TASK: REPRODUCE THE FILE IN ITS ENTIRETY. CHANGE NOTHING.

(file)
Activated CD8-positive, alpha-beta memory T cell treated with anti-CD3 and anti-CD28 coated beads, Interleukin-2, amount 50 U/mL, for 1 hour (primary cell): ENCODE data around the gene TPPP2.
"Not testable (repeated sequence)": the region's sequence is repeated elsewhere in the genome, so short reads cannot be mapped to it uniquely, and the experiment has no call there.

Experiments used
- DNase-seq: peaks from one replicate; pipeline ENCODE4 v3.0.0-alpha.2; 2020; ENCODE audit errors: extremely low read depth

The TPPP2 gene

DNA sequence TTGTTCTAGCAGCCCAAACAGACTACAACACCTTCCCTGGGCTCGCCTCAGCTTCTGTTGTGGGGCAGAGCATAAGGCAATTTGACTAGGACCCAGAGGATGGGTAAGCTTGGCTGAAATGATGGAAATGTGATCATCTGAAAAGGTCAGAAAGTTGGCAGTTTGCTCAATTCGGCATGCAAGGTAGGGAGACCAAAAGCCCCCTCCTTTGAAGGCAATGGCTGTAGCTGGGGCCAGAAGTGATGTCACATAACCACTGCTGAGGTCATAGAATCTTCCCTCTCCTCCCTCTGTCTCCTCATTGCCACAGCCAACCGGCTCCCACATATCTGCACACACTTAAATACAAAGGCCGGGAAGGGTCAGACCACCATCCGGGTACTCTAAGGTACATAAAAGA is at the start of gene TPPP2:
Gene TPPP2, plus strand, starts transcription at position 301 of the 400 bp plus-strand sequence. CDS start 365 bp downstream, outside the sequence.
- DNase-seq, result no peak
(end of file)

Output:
Activated CD8-positive, alpha-beta memory T cell treated with anti-CD3 and anti-CD28 coated beads, Interleukin-2, amount 50 U/mL, for 1 hour (primary cell): ENCODE data around the gene TPPP2.
"Not testable (repeated sequence)": the region's sequence is repeated elsewhere in the genome, so short reads cannot be mapped to it uniquely, and the experiment has no call there.

Experiments used
- DNase-seq: peaks from one replicate; pipeline ENCODE4 v3.0.0-alpha.2; 2020; ENCODE audit errors: extremely low read depth

The TPPP2 gene

DNA sequence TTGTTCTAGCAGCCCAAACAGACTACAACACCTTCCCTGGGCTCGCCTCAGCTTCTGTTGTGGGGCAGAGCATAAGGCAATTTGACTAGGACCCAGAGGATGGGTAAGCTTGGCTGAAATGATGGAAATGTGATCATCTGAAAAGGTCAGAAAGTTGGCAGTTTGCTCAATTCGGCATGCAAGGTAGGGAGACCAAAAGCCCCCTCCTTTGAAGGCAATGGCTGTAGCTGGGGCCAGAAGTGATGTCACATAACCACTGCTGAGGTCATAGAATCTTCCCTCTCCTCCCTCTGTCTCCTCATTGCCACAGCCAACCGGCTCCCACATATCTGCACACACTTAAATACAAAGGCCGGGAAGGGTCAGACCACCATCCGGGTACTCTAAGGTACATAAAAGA is at the start of gene TPPP2:
Gene TPPP2, plus strand, starts transcription at position 301 of the 400 bp plus-strand sequence. CDS start 365 bp downstream, outside the sequence.
- DNase-seq, result no peak